Students train to face floods
Ten-year-old Melyana was submerged under water during the massive flooding that hit Jakarta in 2007, but with the help of her parents she waded out through the flowing water that was higher than her.
Now she remembers the event two years ago with a grin: "The water was so high, my head was underneath it and bobbed up and down."
Mely, as she is known, said at that time she was scared but now she is more prepared if another flood happened. She is now part of an evacuation team at her school.
Last year, she was among 30 students that took part in a five month training on disaster risk reduction organized by Plan Indonesia and The Indonesian Disaster Prevention Foundation. "I know the safe areas to go when there's flooding."
Plan Indonesia has been involved in a number of similar projects in the area, including at five elementary schools in Jakarta and Bogor. Students from the six schools are now connected in a communication network. Students from Bogor, who are upstream, can warn students in Jakarta of possible flooding.
The role of children in disaster risk reductionPlan Indonesia Disaster Risk Reduction Manager Vanda Lengkong said they wanted to show that children could be part of adaptation efforts in facing climate change.
"We want to prove and show the general public and the government that children – who are usually classified as a vulnerable group, who are viewed as victims or objects – can actually do something significant and even have a great role," she said.
During the training, Mely says, she learned about climate change, first aid, and how to identify the risks of disaster around her school. With her friends, she participated in a simulation of safety precautions during a disaster.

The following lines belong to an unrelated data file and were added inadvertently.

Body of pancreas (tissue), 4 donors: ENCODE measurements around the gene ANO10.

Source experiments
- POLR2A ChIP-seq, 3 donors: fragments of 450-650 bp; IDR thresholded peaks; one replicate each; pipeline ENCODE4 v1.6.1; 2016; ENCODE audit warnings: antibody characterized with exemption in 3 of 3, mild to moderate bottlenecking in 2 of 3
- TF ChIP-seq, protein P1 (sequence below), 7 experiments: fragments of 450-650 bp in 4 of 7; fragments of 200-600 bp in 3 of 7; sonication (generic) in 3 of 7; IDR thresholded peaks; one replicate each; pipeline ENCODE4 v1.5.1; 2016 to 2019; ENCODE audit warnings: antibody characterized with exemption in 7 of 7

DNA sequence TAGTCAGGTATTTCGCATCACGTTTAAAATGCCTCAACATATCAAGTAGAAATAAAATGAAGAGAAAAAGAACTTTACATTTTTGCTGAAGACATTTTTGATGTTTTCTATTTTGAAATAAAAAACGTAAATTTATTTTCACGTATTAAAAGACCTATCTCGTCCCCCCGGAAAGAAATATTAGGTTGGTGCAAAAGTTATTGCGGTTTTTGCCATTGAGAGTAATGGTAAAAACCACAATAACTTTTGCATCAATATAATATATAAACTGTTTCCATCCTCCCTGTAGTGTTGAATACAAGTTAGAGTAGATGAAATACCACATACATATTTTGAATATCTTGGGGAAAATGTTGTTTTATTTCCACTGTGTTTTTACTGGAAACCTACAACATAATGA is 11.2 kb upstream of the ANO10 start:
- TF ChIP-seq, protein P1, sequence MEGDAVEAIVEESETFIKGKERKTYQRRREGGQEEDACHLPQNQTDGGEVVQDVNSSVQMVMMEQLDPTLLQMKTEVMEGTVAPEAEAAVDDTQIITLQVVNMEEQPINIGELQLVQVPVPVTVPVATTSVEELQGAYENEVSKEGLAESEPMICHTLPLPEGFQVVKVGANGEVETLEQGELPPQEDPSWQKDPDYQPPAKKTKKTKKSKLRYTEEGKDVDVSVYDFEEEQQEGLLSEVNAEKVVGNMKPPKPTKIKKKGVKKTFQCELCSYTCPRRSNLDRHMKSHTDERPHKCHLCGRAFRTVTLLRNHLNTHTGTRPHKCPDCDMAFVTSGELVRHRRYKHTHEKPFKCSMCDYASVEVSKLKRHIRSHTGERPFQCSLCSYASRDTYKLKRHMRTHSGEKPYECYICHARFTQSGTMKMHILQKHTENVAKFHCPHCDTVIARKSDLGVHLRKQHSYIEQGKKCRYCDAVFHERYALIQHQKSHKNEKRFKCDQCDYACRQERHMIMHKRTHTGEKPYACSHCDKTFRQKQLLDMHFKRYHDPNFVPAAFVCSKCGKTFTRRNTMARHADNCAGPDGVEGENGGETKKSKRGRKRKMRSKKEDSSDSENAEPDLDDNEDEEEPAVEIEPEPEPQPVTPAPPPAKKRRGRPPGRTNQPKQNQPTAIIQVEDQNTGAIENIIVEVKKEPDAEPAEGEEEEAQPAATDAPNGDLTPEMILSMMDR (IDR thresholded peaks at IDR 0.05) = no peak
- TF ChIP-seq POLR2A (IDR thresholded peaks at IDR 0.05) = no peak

Her cousin, Dwi Ratmono, 11, was part of the communications team. His task was to inform the school principal if a possible flood was coming. If he saw that the water in the Ciliwung River had risen above normal, or if he received information from students from other school about rain in their area, he would inform the principal.
Teacher Rita Vandawari, who has served in the school since 1994 noted that flooding in Jakarta has been worse every year for some time. "Usually, the water only reached the ankle of an adult's foot, but in 2007 the flood reached more than three feet."
The growing importance of disaster training
An effect of global warming is increased storms and floods. In a report issued in November 1999, the Britain's Meteorological Office warned that flooding in Asia and Southeast Asia would increase more than nine-fold over the coming decades.
The impact of climate change, compounded with results of poor urban management makes Jakarta more prone to floods. This makes training like this all the more important. Principal Maryati said the school hopes the training for children will continue, and possibly be extended to include teachers.
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